Ireland to contribute up to 120 troops to new EU crisis response force

EU Rapid Deployment Capacity will see Irish troops on standby for 12 month periods

Ireland is to contribute up to 120 troops to the EU’s new crisis response force when it comes into being in 2025.

The development of an EU Rapid Deployment Capacity (RDC) is at the core of the Strategic Compass initiative which is aimed at strengthening European security and increasing EU peacekeeping activity. The RDC will replace the EU Battlegroup system which was established in 2007 but never deployed.

The new system will see 5,000 troops from EU member states being available for deployment at short notice at all times. The main task of the RDC will be to quickly stabilise a situation, such as a humanitarian disaster or ethnic cleansing, in advance of any longer term deployment

Several rapid reaction forces are to be established across the EU based on geography with one being on standby at all times. Each force will remain on standby for a year before being replaced with another force. Under the old system, forces of 1,500 remained on standby for six months.


Details of the RDC were revealed in an interview with Defence Forces Brigadier General Gerald Buckley, who serves as the Irish representative to the EU Military Committee.

He said the granular details still have to be worked out but that Ireland is expected to commit a company of troops, numbering between 100 and 120, to the initiative.

They will be attached to the German-led RDC, meaning they will be part of the first RDC force to be activated.

Gen Buckley stressed Irish involvement will not be an “academic exercise”. He said subject to final approval Ireland is “preparing to commit to that battle group, and that the battle group will be the core of the EU RDC so this will be real live active participation. It’s not a paper exercise for us.”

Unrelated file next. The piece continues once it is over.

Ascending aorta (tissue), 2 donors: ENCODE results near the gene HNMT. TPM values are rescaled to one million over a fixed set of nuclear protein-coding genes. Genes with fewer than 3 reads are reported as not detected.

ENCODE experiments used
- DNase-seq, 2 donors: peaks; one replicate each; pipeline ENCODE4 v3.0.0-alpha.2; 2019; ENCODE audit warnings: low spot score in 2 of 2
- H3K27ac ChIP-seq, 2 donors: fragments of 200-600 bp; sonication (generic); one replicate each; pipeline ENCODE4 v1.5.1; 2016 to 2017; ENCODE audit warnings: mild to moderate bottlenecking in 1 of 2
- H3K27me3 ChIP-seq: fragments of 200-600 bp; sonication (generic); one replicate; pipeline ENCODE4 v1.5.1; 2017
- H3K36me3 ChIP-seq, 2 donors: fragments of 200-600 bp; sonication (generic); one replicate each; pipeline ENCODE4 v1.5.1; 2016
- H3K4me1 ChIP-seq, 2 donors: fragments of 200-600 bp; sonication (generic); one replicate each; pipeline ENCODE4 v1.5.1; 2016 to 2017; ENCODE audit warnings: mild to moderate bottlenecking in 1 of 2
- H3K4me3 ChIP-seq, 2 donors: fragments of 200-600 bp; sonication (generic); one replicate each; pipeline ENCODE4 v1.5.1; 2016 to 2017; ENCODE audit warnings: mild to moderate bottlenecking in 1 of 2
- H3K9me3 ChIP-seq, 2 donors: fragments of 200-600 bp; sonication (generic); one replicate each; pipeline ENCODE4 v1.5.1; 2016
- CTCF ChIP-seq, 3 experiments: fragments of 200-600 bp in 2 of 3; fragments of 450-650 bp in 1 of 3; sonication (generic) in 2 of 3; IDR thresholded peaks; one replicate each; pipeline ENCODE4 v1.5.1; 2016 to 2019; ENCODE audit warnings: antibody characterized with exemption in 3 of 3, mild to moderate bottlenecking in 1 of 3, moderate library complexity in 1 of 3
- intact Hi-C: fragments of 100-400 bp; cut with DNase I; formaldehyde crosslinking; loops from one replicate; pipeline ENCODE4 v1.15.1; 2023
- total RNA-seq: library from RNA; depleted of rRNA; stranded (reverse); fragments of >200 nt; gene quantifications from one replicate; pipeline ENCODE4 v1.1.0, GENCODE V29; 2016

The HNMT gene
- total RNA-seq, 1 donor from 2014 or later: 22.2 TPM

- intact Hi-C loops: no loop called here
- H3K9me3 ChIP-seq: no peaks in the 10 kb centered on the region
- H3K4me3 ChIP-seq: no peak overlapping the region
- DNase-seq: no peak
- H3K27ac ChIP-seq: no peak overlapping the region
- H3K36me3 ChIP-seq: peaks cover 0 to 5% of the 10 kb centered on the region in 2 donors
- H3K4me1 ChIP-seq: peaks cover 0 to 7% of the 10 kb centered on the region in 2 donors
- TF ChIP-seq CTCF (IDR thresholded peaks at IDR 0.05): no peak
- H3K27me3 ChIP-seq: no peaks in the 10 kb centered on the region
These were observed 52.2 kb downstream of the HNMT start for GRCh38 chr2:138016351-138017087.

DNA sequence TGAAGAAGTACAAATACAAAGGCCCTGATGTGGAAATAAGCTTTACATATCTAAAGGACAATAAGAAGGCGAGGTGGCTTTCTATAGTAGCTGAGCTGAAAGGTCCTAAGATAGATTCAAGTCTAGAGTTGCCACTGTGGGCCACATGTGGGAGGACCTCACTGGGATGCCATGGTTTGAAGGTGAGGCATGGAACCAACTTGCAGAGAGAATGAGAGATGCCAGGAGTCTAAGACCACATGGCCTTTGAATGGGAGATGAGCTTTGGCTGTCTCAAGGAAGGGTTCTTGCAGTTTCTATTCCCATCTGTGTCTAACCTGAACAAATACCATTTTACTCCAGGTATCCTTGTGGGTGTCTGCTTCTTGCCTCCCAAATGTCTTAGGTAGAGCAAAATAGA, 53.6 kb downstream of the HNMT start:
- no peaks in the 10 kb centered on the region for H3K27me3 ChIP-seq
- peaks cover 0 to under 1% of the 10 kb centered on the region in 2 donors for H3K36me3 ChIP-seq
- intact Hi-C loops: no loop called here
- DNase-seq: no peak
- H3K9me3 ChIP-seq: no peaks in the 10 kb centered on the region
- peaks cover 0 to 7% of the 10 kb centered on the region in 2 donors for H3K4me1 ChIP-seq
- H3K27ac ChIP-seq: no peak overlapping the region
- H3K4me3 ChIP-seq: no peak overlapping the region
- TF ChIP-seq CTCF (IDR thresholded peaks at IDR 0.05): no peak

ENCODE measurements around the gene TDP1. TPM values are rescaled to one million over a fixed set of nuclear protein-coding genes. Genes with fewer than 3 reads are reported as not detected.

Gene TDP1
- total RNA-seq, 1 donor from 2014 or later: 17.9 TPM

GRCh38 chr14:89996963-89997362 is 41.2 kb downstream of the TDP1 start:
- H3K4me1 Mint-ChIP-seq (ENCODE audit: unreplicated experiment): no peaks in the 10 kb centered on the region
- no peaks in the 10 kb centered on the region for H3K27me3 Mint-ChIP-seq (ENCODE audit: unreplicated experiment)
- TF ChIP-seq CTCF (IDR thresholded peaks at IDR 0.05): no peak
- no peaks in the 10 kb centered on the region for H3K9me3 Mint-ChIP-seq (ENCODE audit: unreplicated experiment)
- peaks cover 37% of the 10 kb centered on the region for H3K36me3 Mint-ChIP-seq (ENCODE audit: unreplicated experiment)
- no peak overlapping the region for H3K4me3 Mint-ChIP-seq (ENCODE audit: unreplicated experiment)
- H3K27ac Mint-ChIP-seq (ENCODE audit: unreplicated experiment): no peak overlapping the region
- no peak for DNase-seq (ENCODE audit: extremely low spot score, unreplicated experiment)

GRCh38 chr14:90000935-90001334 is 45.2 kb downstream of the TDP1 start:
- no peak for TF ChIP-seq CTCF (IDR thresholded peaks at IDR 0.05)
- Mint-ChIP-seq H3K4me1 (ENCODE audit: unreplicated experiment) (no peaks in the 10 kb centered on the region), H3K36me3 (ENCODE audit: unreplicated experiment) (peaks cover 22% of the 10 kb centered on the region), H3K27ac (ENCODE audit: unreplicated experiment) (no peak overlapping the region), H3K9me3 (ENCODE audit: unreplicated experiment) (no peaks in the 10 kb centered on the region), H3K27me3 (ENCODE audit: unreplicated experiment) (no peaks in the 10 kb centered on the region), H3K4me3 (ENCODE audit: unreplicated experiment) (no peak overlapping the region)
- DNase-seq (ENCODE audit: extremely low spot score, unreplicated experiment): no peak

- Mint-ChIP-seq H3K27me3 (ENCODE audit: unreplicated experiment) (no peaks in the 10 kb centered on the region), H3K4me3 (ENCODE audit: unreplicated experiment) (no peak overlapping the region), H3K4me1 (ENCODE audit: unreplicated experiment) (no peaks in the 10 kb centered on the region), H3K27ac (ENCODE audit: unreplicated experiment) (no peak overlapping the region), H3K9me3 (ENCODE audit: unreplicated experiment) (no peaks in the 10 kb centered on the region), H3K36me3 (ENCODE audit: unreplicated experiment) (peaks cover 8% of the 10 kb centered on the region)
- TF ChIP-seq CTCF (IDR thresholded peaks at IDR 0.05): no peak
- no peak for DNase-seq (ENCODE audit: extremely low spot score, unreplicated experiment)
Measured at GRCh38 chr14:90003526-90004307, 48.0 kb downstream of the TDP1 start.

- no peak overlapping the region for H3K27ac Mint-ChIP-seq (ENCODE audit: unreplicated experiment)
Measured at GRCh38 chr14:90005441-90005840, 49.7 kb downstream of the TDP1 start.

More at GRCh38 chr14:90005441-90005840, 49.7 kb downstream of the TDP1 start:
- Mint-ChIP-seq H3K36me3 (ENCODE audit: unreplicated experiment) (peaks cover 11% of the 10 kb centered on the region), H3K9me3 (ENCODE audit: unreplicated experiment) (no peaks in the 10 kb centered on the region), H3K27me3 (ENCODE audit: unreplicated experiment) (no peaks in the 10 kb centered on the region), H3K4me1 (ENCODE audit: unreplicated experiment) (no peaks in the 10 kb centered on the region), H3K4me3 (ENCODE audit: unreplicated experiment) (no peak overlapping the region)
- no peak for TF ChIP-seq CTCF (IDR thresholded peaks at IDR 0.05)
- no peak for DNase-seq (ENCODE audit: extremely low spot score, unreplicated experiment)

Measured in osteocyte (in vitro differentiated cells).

Irish troops will undergo a certification process before being formally accepted into the German led group. “This is all work in progress but that is the anticipation,” he said.

Gen Buckley said he believes Irish troops will form up in January 2024 for six months of on-island training before going abroad for multinational certification for another six months.

They will then remain on standby in Ireland for another year. “It is quite a contribution for the Defence Forces to make,” the general said.

RDC training and deployment will be highly beneficial for Defence Forces capabilities, he said. “We will also bring a lot to the table. We have a very experienced Defence Forces which has a much more deployable experience then many, many other armed forces.”

The development of the RDC will be one of the main topics of discussion when the chiefs of staff from all EU militaries meet next week. It is understood changing the previous name of battle groups to something less militaristic was one of the conditions set by Irish officials during negotiations.

Separately, preparations for a EU military training mission for Ukraine are ongoing. The mission is likely to be called EU Assistance Mission Ukraine (EUAMU) and will be headquartered in Poland, with a parallel or subordinate HQ in Germany.

It will be led by French Admiral Vice Admiral Hervé Bléjean and operate under the EU Military Planning and Conduct Capability (MPCC).

The provision of Irish troops to the mission is still to be decided but several Defence Forces members are expected to serve in command and control roles as well as on the ground training.

“We in the Defence Forces are looking to see how we can support this obviously subject to policy and political decisions,” Gen Buckley said.

The mission will provide advice and mentorship to Ukrainian forces as well as military training, he said.

Conor Gallagher

Conor Gallagher

Conor Gallagher is Crime and Security Correspondent of The Irish Times